In a January 2022 US consultation response, Daimler Truck North America appeared to support measures towards the electrification of transportation in the Bipartisan Infrastructure Law (BIL), including the expansion of EV charging infrastructure for medium- and heavy-duty vehicles, including school buses.

Industry Association Governance: Daimler Truck has not disclosed its membership to industry associations on its corporate website, neither has it published a review of its alignment with its industry associations. Daimler Truck’s CEO, Martin Daum, is on the Board of Directors at the European Automobile Manufacturers Association (ACEA). The company is a member of several regressive trade associations including the German Automotive Association (VDA) and the Society of Indian Automobile Manufacturers (SIAM), where its subsidiary, Daimler India Commercial Vehicles, is a member. In December 2021, a Daimler Truck senior executive disclosed being the Chair of the Truck and Engine Manufacturers Association (EMA), which has negative engagement with climate policy in the US. Daimler Truck is also a member of Hydrogen Europe and Eurelectric, both of which appear to have broadly positive engagement on climate regulation.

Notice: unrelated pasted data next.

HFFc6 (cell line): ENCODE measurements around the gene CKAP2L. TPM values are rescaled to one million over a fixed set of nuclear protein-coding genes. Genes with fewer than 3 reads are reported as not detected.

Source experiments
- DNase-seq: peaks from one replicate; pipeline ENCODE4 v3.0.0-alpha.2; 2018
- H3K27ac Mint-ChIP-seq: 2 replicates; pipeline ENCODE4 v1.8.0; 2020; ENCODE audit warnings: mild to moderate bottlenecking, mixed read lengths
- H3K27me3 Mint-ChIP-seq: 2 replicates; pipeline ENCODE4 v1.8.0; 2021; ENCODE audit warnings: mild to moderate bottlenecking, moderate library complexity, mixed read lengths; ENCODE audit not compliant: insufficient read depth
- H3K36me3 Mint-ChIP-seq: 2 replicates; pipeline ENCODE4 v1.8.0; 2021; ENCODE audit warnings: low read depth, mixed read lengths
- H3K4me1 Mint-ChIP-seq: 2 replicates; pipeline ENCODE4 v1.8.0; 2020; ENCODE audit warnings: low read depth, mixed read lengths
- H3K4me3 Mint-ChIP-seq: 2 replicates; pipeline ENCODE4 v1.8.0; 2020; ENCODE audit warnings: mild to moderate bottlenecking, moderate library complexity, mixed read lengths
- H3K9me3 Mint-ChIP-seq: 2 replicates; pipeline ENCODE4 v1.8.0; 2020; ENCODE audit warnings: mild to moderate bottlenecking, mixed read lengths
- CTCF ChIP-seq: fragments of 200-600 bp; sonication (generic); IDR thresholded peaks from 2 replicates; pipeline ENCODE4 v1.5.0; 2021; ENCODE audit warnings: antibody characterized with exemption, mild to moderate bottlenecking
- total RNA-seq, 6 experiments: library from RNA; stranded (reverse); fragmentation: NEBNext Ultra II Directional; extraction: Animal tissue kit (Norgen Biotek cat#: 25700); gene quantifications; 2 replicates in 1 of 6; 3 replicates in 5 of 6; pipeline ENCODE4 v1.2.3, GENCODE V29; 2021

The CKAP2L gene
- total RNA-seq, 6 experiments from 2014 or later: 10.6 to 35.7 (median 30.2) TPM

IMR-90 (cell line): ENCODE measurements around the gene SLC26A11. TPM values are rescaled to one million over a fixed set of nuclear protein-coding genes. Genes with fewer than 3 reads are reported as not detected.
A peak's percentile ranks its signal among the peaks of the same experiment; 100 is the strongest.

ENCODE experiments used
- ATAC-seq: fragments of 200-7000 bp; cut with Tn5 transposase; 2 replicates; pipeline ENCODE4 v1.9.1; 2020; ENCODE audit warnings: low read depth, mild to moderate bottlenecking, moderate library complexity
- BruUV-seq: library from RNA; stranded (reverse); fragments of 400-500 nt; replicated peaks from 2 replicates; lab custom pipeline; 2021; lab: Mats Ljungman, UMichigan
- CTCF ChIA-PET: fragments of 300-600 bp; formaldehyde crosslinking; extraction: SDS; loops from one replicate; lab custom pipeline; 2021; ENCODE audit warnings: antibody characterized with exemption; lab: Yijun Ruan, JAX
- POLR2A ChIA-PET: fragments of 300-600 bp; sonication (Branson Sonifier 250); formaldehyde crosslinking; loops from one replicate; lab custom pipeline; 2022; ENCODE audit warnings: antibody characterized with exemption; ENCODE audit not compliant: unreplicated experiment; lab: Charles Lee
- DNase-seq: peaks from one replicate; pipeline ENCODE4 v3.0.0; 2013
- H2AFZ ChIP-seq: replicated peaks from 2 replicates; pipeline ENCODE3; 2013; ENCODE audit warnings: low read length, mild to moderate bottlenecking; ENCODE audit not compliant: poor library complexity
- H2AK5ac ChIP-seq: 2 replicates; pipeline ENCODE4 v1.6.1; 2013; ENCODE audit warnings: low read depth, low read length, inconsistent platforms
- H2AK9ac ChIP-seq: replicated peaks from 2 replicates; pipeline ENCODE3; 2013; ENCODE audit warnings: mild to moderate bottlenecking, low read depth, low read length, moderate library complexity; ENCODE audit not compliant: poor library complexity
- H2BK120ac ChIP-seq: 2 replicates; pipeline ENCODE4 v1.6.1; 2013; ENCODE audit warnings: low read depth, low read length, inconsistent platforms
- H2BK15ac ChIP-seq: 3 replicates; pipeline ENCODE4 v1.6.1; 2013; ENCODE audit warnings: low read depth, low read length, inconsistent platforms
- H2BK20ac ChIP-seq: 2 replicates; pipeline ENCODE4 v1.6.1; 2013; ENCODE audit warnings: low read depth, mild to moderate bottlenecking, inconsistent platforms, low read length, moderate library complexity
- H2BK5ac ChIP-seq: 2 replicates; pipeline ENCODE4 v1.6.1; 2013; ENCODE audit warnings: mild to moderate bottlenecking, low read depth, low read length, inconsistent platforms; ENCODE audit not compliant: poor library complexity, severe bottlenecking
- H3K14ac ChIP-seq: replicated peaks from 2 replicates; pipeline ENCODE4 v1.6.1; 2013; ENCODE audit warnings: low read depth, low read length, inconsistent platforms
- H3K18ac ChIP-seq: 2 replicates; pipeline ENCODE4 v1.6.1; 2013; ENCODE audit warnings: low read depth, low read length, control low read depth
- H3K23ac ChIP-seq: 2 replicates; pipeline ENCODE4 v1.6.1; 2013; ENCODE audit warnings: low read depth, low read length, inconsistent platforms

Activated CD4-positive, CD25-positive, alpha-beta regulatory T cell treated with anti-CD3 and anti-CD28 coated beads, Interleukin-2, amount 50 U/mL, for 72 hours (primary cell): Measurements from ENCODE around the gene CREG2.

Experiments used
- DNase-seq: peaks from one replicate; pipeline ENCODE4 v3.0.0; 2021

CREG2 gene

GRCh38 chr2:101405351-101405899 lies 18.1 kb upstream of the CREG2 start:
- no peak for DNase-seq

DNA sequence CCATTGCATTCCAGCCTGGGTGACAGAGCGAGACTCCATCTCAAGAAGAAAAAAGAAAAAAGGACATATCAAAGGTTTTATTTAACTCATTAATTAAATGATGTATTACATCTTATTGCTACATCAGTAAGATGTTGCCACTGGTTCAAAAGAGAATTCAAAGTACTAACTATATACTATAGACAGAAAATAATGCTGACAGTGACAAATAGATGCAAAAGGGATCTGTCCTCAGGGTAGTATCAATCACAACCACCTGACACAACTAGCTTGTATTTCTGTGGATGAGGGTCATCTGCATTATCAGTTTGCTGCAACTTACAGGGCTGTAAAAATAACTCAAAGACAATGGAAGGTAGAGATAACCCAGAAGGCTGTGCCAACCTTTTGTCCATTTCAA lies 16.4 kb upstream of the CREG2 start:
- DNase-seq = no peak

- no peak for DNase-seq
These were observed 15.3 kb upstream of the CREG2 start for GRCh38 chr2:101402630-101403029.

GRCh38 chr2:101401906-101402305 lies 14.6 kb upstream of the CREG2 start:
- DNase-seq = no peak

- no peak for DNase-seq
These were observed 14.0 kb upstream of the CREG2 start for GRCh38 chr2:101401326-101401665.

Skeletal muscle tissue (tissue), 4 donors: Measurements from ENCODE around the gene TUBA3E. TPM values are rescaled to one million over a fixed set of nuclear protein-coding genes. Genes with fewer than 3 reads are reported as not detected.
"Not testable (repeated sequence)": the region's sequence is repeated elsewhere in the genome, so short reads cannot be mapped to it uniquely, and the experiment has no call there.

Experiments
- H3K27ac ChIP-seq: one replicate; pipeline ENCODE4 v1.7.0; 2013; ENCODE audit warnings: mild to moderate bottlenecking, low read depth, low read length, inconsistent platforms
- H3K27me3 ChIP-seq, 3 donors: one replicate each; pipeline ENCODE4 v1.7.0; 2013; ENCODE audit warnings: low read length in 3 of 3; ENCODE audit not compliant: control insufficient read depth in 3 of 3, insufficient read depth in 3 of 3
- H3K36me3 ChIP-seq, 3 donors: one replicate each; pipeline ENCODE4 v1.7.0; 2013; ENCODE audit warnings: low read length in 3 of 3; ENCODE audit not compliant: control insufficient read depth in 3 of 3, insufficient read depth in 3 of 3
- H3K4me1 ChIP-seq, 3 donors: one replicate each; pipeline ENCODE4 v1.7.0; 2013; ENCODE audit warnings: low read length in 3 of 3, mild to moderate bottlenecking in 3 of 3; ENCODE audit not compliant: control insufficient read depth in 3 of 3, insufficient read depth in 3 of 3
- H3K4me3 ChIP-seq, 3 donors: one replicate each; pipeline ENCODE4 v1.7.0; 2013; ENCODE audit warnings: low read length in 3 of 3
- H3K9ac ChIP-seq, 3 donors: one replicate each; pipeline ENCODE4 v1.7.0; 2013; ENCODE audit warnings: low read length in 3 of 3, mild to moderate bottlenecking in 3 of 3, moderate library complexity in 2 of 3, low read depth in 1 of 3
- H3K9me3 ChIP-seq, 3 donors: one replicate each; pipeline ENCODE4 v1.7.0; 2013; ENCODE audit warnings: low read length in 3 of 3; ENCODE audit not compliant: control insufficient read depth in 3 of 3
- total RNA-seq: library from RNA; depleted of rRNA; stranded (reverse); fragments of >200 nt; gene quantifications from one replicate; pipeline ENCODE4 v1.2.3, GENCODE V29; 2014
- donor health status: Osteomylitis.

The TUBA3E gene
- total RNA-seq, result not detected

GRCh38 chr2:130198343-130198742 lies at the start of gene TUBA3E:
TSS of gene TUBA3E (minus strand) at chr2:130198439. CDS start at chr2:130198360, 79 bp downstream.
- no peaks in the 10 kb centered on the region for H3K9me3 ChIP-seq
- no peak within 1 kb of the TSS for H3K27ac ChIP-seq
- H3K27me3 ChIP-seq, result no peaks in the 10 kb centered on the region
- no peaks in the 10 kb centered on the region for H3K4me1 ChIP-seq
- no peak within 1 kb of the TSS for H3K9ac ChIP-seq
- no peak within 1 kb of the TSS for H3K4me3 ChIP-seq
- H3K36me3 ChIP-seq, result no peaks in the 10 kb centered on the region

Strength of Relationship

How to Read our Relationship Score Map

In this section, we depict graphically the relationships the corporation has with trade associations, federations, advocacy groups and other third parties who may be acting on their behalf to influence climate change policy. Each of the columns above represents one relationship the corporation appears to have with such a third party. In these columns, the top, dark section represents the strength of the relationship the corporation has with the influencer. For example if a corporation's senior executive also held a key role in the trade association, we would deem this to be a strong relationship and it would be on the far left of the chart above, with the weaker ones to the right. Click on these grey shaded upper sections for details of these relationships. The middle section contains a link to the organization score details of the influencer concerned, so you can see the details of its climate change policy influence. Click on the middle sections for for details of the trade associations. The lower section contains the organization score of that influencer, the lower the more negatively it is influencing climate policy.